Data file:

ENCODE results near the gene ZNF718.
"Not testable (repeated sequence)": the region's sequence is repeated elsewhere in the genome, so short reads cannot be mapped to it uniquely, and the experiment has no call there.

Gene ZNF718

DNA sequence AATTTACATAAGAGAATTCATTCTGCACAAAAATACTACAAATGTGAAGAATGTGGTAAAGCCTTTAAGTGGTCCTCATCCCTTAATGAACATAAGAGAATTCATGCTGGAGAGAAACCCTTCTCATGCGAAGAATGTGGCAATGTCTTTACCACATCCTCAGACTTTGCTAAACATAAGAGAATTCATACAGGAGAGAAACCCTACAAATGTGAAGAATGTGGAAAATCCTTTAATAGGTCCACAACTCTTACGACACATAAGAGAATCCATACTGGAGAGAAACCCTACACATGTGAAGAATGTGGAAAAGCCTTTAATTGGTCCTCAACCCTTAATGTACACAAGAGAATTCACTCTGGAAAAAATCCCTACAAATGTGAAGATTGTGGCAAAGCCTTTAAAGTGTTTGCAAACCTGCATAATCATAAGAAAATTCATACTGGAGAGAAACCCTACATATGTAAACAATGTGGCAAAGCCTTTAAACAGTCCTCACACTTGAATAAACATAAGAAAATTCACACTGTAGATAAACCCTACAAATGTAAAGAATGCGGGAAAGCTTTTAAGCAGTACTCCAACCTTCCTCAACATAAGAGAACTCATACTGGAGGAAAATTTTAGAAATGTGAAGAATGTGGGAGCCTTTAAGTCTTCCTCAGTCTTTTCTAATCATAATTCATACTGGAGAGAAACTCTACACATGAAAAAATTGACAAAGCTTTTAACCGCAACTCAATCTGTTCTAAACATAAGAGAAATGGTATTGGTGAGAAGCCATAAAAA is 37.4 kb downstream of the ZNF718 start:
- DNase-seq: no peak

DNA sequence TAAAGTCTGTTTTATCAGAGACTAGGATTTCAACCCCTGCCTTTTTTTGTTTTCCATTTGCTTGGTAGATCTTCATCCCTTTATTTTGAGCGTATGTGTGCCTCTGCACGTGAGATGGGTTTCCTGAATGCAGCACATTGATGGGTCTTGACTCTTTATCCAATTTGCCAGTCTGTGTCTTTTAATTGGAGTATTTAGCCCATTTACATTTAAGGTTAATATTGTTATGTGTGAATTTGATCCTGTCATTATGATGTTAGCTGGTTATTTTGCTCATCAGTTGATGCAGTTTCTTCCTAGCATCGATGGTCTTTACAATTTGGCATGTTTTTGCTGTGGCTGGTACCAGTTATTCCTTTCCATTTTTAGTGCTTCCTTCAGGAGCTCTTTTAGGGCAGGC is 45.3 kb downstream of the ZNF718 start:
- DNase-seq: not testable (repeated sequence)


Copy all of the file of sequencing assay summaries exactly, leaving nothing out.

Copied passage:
ENCODE results near the gene ZNF718.
"Not testable (repeated sequence)": the region's sequence is repeated elsewhere in the genome, so short reads cannot be mapped to it uniquely, and the experiment has no call there.

Gene ZNF718

DNA sequence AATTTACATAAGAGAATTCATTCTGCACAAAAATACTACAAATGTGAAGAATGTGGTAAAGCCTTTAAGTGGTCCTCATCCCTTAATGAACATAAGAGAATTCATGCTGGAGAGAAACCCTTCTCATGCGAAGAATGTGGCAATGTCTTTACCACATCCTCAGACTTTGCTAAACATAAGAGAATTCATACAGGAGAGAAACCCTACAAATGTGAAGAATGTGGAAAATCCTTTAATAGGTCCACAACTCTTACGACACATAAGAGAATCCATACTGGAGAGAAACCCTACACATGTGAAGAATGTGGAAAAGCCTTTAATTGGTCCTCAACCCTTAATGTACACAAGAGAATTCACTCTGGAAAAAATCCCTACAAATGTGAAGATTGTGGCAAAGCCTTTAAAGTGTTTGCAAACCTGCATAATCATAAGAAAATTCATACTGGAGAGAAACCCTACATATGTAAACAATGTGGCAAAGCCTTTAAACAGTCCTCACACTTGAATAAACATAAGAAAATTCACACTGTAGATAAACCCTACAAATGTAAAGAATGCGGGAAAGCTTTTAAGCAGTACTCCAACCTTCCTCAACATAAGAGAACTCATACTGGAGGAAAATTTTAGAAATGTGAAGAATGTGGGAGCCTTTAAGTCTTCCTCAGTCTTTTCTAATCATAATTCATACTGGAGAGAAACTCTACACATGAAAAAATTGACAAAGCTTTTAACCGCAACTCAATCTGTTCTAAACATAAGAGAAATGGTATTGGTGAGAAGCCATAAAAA is 37.4 kb downstream of the ZNF718 start:
- DNase-seq: no peak

DNA sequence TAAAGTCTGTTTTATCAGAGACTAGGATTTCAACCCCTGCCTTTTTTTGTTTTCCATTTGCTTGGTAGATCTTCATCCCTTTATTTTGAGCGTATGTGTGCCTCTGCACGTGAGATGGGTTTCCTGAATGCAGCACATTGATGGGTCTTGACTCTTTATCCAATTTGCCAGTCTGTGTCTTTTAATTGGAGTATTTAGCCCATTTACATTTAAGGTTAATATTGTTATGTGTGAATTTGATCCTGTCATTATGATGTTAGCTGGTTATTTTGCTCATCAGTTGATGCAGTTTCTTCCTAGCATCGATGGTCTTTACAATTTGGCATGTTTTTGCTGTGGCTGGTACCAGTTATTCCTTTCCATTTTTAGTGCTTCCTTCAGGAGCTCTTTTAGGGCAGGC is 45.3 kb downstream of the ZNF718 start:
- DNase-seq: not testable (repeated sequence)